The fact that "FICO of 580 and 3.5% down" is considered "tight" is the real indicator of how pathetically weak our economy is as a whole.

    bmwman91 says

    It's obvious that the government WON'T stop doing just that because the consumer masses just can't seem to resist more debt, but it is a precarious system nonetheless.

    They're doing the same with car loans... use to be 700+, then 600+, now it down to the 500's and sub-prime loans again...

    The only way to keep the economy moving is to load up the "sheep" with debt for houses and cars that they can't pay back...

    What could go wrong with that plan???

  8. bmwman91


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    8   11:12am Mon 4 Feb 2013   Share   Quote   Permalink   Like   Dislike  

    edvard2 says

    I am hoping that the inventory situation will solve itself i the Spring.

    Me too. My friend, a mortgage broker, says that the GSEs will be putting a very large number of foreclosures, that they have been sitting on for a few years, onto the market this month. We'll see...sounds too good to be true.

  9. edvard2


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    9   11:37am Mon 4 Feb 2013   Share   Quote   Permalink   Like   Dislike  

    After the experience we had, the situation I quickly realized was that at least when we bought, there was no shortage of foreclosures or short sales anywhere. The problem then and maybe now is that those houses might as well have been off-limits. They were not only difficult to access, but more often than not simply bought immediately by all-cash investors, many of which were then flipped. The true bottom of the housing prices for the typical home buyer then, and perhaps now, was only what was accessible after investors merely re-dumped the former foreclosure back on the market. We certainly saw no shortage of foreclosures and short sales for sometimes incredibly low prices, as in 250-350k. But none were ever remotely accessible.

    So whether the dumping of foreclosures on the market will help is anyone's guess. I am just making a guess here, but my gut feeling is that this year many homeowners who might have wanted to sell last year but didn't because the market still kind of sucked will now "wake up" and inventory will recover, which might tamper down some of the craziness out there now. On the other hand the craze for housing in the BA seems as out of control as ever, so even a large amount of inventory might not curb that appetite.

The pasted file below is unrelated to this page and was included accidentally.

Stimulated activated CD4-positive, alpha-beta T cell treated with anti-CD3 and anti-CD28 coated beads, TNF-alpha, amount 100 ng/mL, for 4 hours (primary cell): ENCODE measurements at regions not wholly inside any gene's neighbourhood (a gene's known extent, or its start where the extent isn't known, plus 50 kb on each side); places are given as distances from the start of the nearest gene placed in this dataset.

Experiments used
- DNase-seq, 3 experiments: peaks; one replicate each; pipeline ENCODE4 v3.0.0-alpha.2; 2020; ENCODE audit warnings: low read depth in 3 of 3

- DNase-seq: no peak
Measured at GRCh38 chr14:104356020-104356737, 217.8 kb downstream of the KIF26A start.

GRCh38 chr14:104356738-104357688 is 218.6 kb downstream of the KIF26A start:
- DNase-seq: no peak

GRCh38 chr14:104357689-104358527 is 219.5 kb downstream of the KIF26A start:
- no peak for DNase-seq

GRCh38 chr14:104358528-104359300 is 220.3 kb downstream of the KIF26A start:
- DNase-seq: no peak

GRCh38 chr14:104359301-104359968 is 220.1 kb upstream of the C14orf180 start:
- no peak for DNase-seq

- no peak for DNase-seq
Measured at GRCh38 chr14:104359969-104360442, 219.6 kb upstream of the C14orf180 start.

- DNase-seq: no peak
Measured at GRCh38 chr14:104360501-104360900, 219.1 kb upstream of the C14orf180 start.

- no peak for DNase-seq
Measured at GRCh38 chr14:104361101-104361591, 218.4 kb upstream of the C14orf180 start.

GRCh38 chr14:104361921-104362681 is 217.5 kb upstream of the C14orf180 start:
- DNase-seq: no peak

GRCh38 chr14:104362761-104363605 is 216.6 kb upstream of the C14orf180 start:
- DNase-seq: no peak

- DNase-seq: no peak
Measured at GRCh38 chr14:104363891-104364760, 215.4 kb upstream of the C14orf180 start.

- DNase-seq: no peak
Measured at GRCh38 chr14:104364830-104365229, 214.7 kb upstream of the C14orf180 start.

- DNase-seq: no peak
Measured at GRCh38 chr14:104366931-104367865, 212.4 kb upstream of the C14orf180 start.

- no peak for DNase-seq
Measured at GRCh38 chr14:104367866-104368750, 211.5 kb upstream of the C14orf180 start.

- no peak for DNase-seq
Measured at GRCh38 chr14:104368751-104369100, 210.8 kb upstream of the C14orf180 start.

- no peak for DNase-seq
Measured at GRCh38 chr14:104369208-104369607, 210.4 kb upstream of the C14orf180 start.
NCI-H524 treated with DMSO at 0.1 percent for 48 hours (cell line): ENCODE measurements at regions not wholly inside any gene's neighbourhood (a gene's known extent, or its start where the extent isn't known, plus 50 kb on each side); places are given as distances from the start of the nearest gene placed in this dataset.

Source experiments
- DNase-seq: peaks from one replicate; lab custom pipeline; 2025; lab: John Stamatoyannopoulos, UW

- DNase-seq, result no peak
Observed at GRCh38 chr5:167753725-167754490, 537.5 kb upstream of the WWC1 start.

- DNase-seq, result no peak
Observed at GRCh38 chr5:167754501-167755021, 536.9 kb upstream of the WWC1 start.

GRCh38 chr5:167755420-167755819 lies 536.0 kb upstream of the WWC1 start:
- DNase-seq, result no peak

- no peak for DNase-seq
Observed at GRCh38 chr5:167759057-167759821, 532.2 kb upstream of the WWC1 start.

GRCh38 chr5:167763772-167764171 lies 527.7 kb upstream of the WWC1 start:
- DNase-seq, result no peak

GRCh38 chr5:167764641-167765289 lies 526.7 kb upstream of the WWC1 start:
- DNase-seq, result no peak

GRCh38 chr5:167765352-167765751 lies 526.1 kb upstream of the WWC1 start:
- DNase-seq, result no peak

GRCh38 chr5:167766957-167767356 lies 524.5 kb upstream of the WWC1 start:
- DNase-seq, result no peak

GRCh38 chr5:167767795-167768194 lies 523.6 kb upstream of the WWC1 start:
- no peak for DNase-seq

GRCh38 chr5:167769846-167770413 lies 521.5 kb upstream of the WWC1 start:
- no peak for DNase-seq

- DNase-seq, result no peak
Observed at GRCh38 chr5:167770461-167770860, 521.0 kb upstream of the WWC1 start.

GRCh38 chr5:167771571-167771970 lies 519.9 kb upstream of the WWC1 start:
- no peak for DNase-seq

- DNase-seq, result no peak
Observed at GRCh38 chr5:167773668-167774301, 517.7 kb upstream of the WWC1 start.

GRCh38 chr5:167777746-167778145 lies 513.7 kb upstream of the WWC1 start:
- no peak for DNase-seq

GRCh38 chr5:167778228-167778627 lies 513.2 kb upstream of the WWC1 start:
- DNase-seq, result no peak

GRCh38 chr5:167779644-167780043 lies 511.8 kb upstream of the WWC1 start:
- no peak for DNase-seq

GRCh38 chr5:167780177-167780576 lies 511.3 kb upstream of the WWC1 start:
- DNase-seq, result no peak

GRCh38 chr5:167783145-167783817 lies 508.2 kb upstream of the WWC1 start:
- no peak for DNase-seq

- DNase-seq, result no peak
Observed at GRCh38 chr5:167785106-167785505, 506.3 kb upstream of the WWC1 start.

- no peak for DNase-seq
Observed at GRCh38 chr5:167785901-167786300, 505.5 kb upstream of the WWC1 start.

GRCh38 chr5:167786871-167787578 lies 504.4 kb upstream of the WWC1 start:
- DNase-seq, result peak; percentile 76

I have many friends who have waited for years- like we did- to buy and as of now can't buy. I hope things will get better for people like them because like I said, if we had waited another 6 months its likely we too would be unable to buy anything now.

  10. bmwman91


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    10   1:17pm Mon 4 Feb 2013   Share   Quote   Permalink   Like   Dislike  

    I guess that the crazy-bug is still biting the SFBA then. I am still amazed at the irrational exuberance on display all over this place. It certainly was not like this prior to 2000, at least in RE. There was the tech bubble exuberance, but that began less than 20 years ago.

  11. gbenson


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    11   2:11pm Mon 4 Feb 2013   Share   Quote   Permalink   Like   Dislike  

    bmwman91 says

    says that the GSEs will be putting a very large number of foreclosures, that they have been sitting on for a few years, onto the market this month.

    If they were going to do that I would expect them to hold off until a seasonally adjusted high point (May-August). It would be to their benefit to keep supply tight right up until then. Sell as many as they can through summer and prices will dive again in fall/winter, but everyone will write it off as a seasonal downard adjustment.

  12. bmwman91


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    12   3:30pm Mon 4 Feb 2013   Share   Quote   Permalink   Like   Dislike  

    Well, from what I was told, February is the month. Something having to do with contractual obligations back when they were bailed out.

    If the bears are lucky, it will initiate a cascade of bank inventory sell-offs as everyone races to not be the guy stuck holding the bag. If the bulls are lucky, it won't happen at all. We'll just have to see.

  13. David Losh


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    13   5:18pm Mon 4 Feb 2013   Share   Quote   Permalink   Like   Dislike  

    bmwman91 says

    Well, from what I was told, February is the month.

    That might be possible, but I think next year, or the year after is what they have figured. I'm pretty sure it's 2014 which is what the Fed gave for low interest rates.

    There was something about a statue of limitations, or some such thing that put it seven years out from 2007.

    However, I don't think any one expected what we have going on today.

    Real Estate agents are gah gah over multiple offers on short sales. Banks have got to be thrilled, and I read this morning 2014 is supposed to be the very best year for banks.